Codes of ethics exist for a reason. They tell people about the commitments a firm has made in relation to ethical issues and how the firm will uphold them. Yet this raises obvious questions. Who are those people? What are the commitments being made? And what support is being provided?
I’ve just completed a small but detailed review of the codes of ethics in use amongst well know UK insurers. Ten insurers were chosen and a survey conducted at arm’s length. This helped replicate what consumers would experience, rather than just an ethics person like me.
The results were in places sometimes startling, sometimes heartening. Each of the insurers in the review had their own approach, which is absolutely fine and to be expected. Yet several of them missed out on features that a good code of ethics would cover. A personalised approach is fine, but not if quality is the price.
In this post, I’m going to focus on one of the key findings of the review: accessibility. And in two subsequent posts, I’ll move onto what was found inside the codes themselves. You’ll be able to access the full review in the third and final post.
The accessibility of a code of ethics is directly linked with the audiences that a firm expects for its code. So if a firm see only people within the firm as the audience for its code, then it will tend to only make it available within the firm itself. Yet that’s a dangerously narrow view of a code’s audience.
Think of what a code of ethics is there to achieve. A firm uses a code of ethics to make clear what is expected of its people in relation to ethical issues of importance to the firm. This then begs the question – what ethical issues? Easy – the ones that emerge from how the firm goes about its business. Next question – what sort of impacts, and on whom? Easy again – the people with whom the firm engages, and on the outcomes they experience.
What is clear from this is that customers are very definitely another key audience for an insurer’s code of ethics. It is after all they who experience most of the outcomes of the decisions (ethical or otherwise) that people in the firm take.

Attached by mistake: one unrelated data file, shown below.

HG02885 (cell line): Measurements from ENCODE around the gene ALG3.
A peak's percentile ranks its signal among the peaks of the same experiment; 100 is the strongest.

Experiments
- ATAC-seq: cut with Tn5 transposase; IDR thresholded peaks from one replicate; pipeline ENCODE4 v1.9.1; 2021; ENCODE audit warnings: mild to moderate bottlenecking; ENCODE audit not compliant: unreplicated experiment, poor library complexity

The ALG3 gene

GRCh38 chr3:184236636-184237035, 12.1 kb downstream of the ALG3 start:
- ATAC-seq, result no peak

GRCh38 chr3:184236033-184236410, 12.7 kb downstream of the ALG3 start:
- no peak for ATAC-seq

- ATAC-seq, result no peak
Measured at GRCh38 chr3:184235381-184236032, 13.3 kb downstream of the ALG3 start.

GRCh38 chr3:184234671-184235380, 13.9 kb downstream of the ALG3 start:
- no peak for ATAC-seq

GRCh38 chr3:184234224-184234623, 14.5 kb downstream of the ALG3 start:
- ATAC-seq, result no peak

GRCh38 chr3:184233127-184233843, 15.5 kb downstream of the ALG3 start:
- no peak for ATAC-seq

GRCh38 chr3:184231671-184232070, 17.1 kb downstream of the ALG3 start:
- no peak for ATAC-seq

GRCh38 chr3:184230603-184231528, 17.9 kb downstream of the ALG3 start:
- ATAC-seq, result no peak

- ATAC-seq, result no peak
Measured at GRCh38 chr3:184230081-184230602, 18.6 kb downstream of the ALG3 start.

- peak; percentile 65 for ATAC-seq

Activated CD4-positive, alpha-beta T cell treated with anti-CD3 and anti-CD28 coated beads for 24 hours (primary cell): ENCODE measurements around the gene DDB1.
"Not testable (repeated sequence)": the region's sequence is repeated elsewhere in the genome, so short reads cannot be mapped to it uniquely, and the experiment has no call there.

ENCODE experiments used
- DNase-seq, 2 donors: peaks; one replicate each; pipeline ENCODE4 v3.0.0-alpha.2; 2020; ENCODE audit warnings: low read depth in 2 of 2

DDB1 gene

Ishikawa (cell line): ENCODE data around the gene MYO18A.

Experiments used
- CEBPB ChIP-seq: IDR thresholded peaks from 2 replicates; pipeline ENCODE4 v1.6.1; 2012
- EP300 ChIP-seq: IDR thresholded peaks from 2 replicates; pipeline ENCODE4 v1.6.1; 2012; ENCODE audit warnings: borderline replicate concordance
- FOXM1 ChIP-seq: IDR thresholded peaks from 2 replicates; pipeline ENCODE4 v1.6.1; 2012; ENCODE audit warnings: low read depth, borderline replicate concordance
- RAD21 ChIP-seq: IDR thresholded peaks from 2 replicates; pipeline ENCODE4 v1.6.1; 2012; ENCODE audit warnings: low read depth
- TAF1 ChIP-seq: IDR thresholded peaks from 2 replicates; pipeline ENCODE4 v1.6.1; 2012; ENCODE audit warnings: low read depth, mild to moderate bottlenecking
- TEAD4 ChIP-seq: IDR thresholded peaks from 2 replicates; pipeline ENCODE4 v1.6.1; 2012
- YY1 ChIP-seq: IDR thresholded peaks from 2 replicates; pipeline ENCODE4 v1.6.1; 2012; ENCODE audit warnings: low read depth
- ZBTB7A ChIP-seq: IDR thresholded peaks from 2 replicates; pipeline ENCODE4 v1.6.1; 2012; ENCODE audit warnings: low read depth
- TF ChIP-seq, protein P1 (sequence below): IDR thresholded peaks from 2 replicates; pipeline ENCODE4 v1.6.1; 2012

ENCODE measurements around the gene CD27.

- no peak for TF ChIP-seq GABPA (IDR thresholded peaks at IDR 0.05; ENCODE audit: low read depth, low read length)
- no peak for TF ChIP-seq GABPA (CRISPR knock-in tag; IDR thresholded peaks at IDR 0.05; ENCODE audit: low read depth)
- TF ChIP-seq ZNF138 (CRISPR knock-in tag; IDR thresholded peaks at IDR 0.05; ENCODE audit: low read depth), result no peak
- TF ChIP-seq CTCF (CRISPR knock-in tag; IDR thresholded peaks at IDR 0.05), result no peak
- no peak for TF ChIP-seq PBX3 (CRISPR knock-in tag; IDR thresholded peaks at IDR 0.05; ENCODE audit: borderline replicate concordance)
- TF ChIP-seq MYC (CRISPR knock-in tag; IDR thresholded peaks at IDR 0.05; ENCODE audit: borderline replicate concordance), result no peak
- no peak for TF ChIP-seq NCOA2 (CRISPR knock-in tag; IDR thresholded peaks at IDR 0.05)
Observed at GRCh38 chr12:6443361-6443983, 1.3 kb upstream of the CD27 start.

Customers as a Key Audience
So on the basis that customers are a key audience for insurers’ codes of ethics, then this should point to those codes being easily accessible to them. That was far from the case. Only two insurers had their codes easily accessible online. Well done to them. Two more insurers released their code after I approached their contact services. The rest required repeated requests, which in three cases resulted in questions about why I needed to see their code. They released the codes in the end, but not before leaving the impression of being defensive about their ethical commitments.
Let’s be clear – insurers have to be open and honest about their ethical commitments. A code of ethics tucked away from public sight is of little value. Share it; listen to what people say; learn from that; improve. It’s a basic way of building trust in your firm.
Corporate Chartered Firms
One surprising finding from the review concerned insurers holding the Chartered Insurance Institute’s corporate Chartered title. More than half of the insurers who provided their code of ethics after two or more requests were Chartered firms. Given that firms awarded the corporate Chartered title give a public commitment to uphold the highest ethical standards, there’s clear work to be done there.
Customers have to be recognised as a key audience for the ethical commitments and achievements of insurers. The starting point for such recognition is the small but significant step of making codes of ethics available, and easily found, online.